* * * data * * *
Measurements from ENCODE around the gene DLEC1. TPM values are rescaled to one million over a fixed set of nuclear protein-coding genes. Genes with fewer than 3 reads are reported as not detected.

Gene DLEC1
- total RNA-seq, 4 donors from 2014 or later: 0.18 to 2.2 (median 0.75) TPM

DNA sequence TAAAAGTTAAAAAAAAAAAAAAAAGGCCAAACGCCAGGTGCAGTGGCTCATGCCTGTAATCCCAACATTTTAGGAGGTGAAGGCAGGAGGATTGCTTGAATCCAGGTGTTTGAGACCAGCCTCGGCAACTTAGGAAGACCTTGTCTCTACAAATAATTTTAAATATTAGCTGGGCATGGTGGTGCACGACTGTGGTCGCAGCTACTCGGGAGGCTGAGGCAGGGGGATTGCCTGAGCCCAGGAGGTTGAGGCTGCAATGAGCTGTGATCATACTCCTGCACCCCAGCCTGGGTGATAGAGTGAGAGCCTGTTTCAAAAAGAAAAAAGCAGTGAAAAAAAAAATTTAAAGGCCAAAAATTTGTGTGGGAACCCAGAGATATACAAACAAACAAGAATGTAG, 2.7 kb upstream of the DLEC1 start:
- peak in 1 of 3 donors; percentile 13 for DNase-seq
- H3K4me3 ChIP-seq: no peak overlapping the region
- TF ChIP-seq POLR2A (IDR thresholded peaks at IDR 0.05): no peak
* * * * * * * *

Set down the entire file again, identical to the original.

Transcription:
Measurements from ENCODE around the gene DLEC1. TPM values are rescaled to one million over a fixed set of nuclear protein-coding genes. Genes with fewer than 3 reads are reported as not detected.

Gene DLEC1
- total RNA-seq, 4 donors from 2014 or later: 0.18 to 2.2 (median 0.75) TPM

DNA sequence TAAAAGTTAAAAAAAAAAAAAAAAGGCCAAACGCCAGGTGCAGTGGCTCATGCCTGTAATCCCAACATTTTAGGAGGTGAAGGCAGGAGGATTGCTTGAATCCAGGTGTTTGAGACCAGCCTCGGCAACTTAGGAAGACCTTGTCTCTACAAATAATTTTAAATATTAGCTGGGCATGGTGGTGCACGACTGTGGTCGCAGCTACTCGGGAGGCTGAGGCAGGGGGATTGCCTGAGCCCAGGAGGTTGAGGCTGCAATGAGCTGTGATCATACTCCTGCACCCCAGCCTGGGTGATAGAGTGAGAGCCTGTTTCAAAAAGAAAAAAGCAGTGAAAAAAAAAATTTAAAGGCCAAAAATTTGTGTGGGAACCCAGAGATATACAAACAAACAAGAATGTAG, 2.7 kb upstream of the DLEC1 start:
- peak in 1 of 3 donors; percentile 13 for DNase-seq
- H3K4me3 ChIP-seq: no peak overlapping the region
- TF ChIP-seq POLR2A (IDR thresholded peaks at IDR 0.05): no peak